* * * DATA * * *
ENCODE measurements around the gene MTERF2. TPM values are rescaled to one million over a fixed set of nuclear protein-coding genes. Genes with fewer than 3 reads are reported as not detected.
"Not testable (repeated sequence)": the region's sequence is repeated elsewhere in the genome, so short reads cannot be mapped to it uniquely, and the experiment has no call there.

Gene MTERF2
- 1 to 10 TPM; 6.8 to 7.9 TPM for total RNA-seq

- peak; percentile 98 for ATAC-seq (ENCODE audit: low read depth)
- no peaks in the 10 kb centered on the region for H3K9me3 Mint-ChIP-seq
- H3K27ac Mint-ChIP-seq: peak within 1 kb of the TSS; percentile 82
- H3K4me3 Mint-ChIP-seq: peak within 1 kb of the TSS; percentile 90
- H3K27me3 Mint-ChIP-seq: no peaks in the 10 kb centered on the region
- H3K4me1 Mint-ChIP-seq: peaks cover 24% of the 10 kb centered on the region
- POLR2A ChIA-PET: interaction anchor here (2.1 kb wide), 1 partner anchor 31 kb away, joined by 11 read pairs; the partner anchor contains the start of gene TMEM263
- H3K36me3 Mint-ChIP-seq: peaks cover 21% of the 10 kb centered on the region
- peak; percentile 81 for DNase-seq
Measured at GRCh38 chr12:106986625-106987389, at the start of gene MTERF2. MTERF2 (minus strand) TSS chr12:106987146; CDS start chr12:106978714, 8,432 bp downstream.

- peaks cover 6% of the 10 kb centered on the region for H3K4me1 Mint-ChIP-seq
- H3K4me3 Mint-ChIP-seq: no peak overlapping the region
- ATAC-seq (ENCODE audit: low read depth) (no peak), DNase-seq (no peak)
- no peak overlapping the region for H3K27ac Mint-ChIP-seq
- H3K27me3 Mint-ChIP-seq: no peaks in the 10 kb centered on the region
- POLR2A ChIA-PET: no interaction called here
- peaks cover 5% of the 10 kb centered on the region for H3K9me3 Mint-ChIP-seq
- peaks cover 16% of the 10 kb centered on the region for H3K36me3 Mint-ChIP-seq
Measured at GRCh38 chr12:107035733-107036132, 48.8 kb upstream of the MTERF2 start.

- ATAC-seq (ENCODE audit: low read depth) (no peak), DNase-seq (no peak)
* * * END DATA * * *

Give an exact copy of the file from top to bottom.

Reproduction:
ENCODE measurements around the gene MTERF2. TPM values are rescaled to one million over a fixed set of nuclear protein-coding genes. Genes with fewer than 3 reads are reported as not detected.
"Not testable (repeated sequence)": the region's sequence is repeated elsewhere in the genome, so short reads cannot be mapped to it uniquely, and the experiment has no call there.

Gene MTERF2
- 1 to 10 TPM; 6.8 to 7.9 TPM for total RNA-seq

- peak; percentile 98 for ATAC-seq (ENCODE audit: low read depth)
- no peaks in the 10 kb centered on the region for H3K9me3 Mint-ChIP-seq
- H3K27ac Mint-ChIP-seq: peak within 1 kb of the TSS; percentile 82
- H3K4me3 Mint-ChIP-seq: peak within 1 kb of the TSS; percentile 90
- H3K27me3 Mint-ChIP-seq: no peaks in the 10 kb centered on the region
- H3K4me1 Mint-ChIP-seq: peaks cover 24% of the 10 kb centered on the region
- POLR2A ChIA-PET: interaction anchor here (2.1 kb wide), 1 partner anchor 31 kb away, joined by 11 read pairs; the partner anchor contains the start of gene TMEM263
- H3K36me3 Mint-ChIP-seq: peaks cover 21% of the 10 kb centered on the region
- peak; percentile 81 for DNase-seq
Measured at GRCh38 chr12:106986625-106987389, at the start of gene MTERF2. MTERF2 (minus strand) TSS chr12:106987146; CDS start chr12:106978714, 8,432 bp downstream.

- peaks cover 6% of the 10 kb centered on the region for H3K4me1 Mint-ChIP-seq
- H3K4me3 Mint-ChIP-seq: no peak overlapping the region
- ATAC-seq (ENCODE audit: low read depth) (no peak), DNase-seq (no peak)
- no peak overlapping the region for H3K27ac Mint-ChIP-seq
- H3K27me3 Mint-ChIP-seq: no peaks in the 10 kb centered on the region
- POLR2A ChIA-PET: no interaction called here
- peaks cover 5% of the 10 kb centered on the region for H3K9me3 Mint-ChIP-seq
- peaks cover 16% of the 10 kb centered on the region for H3K36me3 Mint-ChIP-seq
Measured at GRCh38 chr12:107035733-107036132, 48.8 kb upstream of the MTERF2 start.

- ATAC-seq (ENCODE audit: low read depth) (no peak), DNase-seq (no peak)